Tucson “interesting times” update:
I went to Costco Monday morning to gas up the truck. One of my learned Boomer behaviors comes from the days when AM radio dials had CONELRAD channel marks. Back then good citizens kept their gas tanks at least half full ’cause we never knew when the balloon might go up. The government recommended it, but what sealed the deal for me was a movie called Panic in Year Zero. To this day I get antsy if the tanks run low.
So anyway, I turned onto Grant from Tanque Verde and the right lane was bumper-to-bumper with cars lined up to turn into Costco at the next light, half a mile ahead. To copy a particularly irritating phrase from social media, “never have I ever” seen such a line for Costco, not even for the Thanksgiving pumpkin pie rush. Fortunately there’s a separate entrance for the gas pumps, a little past the stoplight everyone else was lined up for, and I was able to scoot by on the left, then turn in and gas up.
I’ve been housebound for two weeks already, Donna slightly less so (she’s trying to arrange things so that she too can stay home). Still, there are outside things we must do. Donna went to the base commissary yesterday to finish stocking up. I have a haircut appointment tomorrow. We need to visit a bank to get ourselves on the homeowners’ board account so we can pay an insurance bill due the first of April. That errand promises to be a hassle, because other people are involved and will have to come with us, and they’re dragging their feet … probably with good reason.
It looked to me like most of Tucson was out and about yesterday. Not just Costco, but everywhere. Traffic was heavy, parking lots were full … there were even pedestrians in the crosswalks. I’m guessing people are stocking up and filling their tanks, just like us. Tucson stores are still open, restaurants and bars too, but the university and local schools are shut down. There was one known case of COVID-19 two days ago; yesterday it was three, the start of the exponential curve everyone is worried about. I haven’t checked local news today.
Well, enough of that. Hunker down and peace out, dear friends. Look at it this way … by staying and working from home, we’re helping protect our more vulnerable neighbors.
A few posts back, I was struggling with race labels, particularly “black” and “African-American.” Just coincidentally, a black friend started a discussion about those labels on Facebook. Here’s how she kicked it off:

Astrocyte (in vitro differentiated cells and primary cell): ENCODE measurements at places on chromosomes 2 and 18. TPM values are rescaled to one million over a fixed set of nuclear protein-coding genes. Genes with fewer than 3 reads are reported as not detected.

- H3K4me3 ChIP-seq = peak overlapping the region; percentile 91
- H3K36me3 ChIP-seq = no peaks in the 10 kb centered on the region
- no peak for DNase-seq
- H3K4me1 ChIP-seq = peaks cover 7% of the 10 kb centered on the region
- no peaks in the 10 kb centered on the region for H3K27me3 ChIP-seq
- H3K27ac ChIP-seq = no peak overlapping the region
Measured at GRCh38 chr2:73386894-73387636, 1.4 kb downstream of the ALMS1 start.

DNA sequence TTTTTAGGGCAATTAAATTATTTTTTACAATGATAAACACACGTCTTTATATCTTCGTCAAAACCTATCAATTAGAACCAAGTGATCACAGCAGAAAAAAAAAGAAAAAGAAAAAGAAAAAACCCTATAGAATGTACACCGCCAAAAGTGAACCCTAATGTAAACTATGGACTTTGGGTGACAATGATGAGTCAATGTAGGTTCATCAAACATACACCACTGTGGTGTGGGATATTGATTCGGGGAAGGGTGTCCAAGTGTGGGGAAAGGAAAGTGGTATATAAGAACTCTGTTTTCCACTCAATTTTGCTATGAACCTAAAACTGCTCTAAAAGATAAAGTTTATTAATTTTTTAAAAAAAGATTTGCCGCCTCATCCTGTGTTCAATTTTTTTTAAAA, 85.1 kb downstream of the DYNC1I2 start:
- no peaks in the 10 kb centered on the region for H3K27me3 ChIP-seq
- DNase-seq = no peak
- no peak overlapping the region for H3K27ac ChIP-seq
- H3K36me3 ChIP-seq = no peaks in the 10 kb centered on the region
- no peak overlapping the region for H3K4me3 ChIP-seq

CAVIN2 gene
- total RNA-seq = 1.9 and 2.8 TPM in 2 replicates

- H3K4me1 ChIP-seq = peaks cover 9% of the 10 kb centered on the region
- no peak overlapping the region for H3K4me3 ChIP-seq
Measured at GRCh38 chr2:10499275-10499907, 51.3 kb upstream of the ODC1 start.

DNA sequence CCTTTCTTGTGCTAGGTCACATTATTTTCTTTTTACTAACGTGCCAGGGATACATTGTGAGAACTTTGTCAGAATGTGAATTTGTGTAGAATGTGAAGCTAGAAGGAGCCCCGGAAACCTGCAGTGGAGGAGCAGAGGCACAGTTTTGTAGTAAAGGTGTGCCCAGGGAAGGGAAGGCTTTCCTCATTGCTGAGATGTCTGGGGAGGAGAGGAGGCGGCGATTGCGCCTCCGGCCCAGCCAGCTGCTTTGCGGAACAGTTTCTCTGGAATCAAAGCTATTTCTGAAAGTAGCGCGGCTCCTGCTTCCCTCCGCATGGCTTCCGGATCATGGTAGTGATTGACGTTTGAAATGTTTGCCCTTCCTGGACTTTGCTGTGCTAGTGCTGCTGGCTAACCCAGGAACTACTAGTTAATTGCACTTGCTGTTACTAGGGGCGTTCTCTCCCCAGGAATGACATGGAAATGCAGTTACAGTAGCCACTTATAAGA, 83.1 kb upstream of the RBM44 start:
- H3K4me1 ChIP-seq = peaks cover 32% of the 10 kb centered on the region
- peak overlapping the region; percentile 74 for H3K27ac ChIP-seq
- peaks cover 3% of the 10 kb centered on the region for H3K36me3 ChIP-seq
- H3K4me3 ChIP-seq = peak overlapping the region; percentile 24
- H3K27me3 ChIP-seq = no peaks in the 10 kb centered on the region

Just completed my household’s Census2020. It was easy! However, the question asking for the household members’ race and origin generated discussion. If your origin is a slave ship to these shores, then are you black, African-American, colored, or negro? We can all certainly agree that the other n word is not an option. My curious mind is interested in hearing others’ thoughts.
A fascinating discussion ensued. Some advocated not indicating race on the census forms, some argued about the black vrs. African-American issue. Some commenters … most of them, I think, were black. A few were white. You don’t see a lot of genuine discussions on social media hell sites. This one was engaging and educational, and I followed it closely. My friend wrapped things up with these final comments:
Well, this has been interesting. (My) original intent was to have a conversation about labels, specifically, black vs African American. I threw colored and negro in there because there are organizations that serve my community that still have those names in their titles … I identify as African-American because I believe black includes a wider group of people who do not share my story. I don’t want to not identify who I am. I am proud of what makes complicated me me. I deserve to tell my story as much as anyone else. I’m American. I’m a member of the human race. But, we all didn’t take the same path to get there. I want to hear what the views were like from all the different possibilities, and I want to make sure we all get to the finish line. Thanks for feeding my curious mind and helping me get through this period of social distancing.
No Year of the Pandemic post can be complete without a bit of critter comfort. Here are Mister B and Maxie, watching me have lunch at my office desk yesterday. I ran their verbalizations through Google Translate, which comes up with “Are you gonna eat all that?”
© 2020, Paul Woodford. All rights reserved.